Al Murray made headlines when he went up against Ukip's Nigel Farage for the seat of South Thanet during the 2015 general election.
And the comedian has now shared his "relief" - or lack thereof - that his former political foe is now allied with US President-elect Donald Trump.
He also described the American sense of humour as "bleak" after the results of the recent US election.
Al told the Press Association, with more than just a hint of irony: "Like a lot of people, I'm delighted that two men in a golden lift have come to save us from the rich elite. What a relief."
He added: "They're men of the people... with solid gold lifts, they left that bit off the end."
Using his Pub Landlord alter-ego, Al famously formed the Free United Kingdom Party (FKUP) to go up against Farage's Ukip last year.
And, although he confessed it was all a bit of a joke, Al managed to receive 318 votes, beating the likes of the Socialist and BNP parties in South Thanet. The seat was won by the Conservative MP Craig Mackinlay.
Al has also promised to reveal more details of his unlikely candidacy and spill the beans about his bold ideas for the economy when he takes to the stage at the upcoming Absolute Radio Live comedy show at the London Palladium.
Al has joined forces with Absolute Radio's Christian O'Connell for a very special comedy night to raise money for Macmillan Cancer Support, along with a line-up of other TV comedians such as Adam Hills, Jason Manford, Rob Beckett and Zoe Lyons.
The now sold-out gig at the popular venue will see all profits go to the charity, which helps people who are suffering from cancer or those who are affected by the disease in some way.
Al said: "There will be some stuff about Thanet and my manifesto which included adding 10p to the pound to make it £1.10... that's some sound economics."
He said that it's important to find the humour in negative things, especially after a year that has divided nations.
"No-one wants to come to an evening where we stand there saying, 'Oh my God, isn't it awful'. You have to find the glimmer of humour in it."
He added: "I mean, Trump proves that Americans have a sense of humour. Arguably a bleak one, but one nevertheless. That's one of the modern day challenges, finding humour in stuff. You could argue the cause we're doing it for, if we're finding laughs in something that's tragic, that's a good thing too."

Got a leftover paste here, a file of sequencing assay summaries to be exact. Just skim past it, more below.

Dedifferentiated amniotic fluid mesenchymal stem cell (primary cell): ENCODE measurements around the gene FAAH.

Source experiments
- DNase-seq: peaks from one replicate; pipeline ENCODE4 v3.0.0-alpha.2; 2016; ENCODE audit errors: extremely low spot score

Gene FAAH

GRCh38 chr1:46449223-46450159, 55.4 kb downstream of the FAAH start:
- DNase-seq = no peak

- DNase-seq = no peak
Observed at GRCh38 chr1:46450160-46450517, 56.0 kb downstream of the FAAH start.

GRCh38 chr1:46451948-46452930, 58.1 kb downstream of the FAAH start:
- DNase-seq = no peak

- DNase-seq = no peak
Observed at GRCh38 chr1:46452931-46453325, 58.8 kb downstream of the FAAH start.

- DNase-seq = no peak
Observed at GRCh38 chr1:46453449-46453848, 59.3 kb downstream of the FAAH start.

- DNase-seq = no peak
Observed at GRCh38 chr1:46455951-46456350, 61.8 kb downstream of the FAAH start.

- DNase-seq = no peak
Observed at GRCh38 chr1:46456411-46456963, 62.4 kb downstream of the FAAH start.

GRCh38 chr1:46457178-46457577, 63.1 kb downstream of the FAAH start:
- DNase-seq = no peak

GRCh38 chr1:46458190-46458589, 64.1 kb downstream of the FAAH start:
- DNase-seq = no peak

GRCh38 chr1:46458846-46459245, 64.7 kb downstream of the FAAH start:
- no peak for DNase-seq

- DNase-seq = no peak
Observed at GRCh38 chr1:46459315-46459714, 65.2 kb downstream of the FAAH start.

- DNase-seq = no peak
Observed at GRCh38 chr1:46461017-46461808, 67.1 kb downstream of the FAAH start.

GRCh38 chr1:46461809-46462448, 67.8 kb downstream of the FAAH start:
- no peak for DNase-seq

Christian, who hosts his self-named breakfast show, revealed that he has been asked by a handful listeners to stop talking about politics and his views on Trump.
He said: "I presumed everyone was like us and hated Trump, but I found out when I said that, I had a couple of emails from people telling me to just play songs, no-one wants to hear your opinion about Donald Trump.
"I was like, wow - really? It was a couple of emails but I was stunned, really stunned."
Despite this, politics and the recent election results and that of Brexit will form a part for many of the comedians' bits on Sunday night.
It's all for a good cause, and Christian explained how he became inspired to host this brand new event to raise money for Macmillan.
He said: "Cancer sadly is one of those things that affects everyone - so many of my listeners sadly know someone that's had cancer and I saw the Macmillan advert about two months ago. It was really moving and Macmillan have helped a couple of my family members over the years. I thought it would be really good if we could do something on the show for them, so it came from that."
Christian added that he hopes he can turn the show - which he will host and also perform during - into an annual money-spinner for the charity.
Al said he felt compelled to help the good cause for Macmillan after his own experiences.
"I lost a friend of mine at the start of the year and so when you hear that people are doing stuff about this, to help and stuff to help those who help, you've just got to - you can't say no, you've got to get involved," he said.
"Luckily I had the night off!"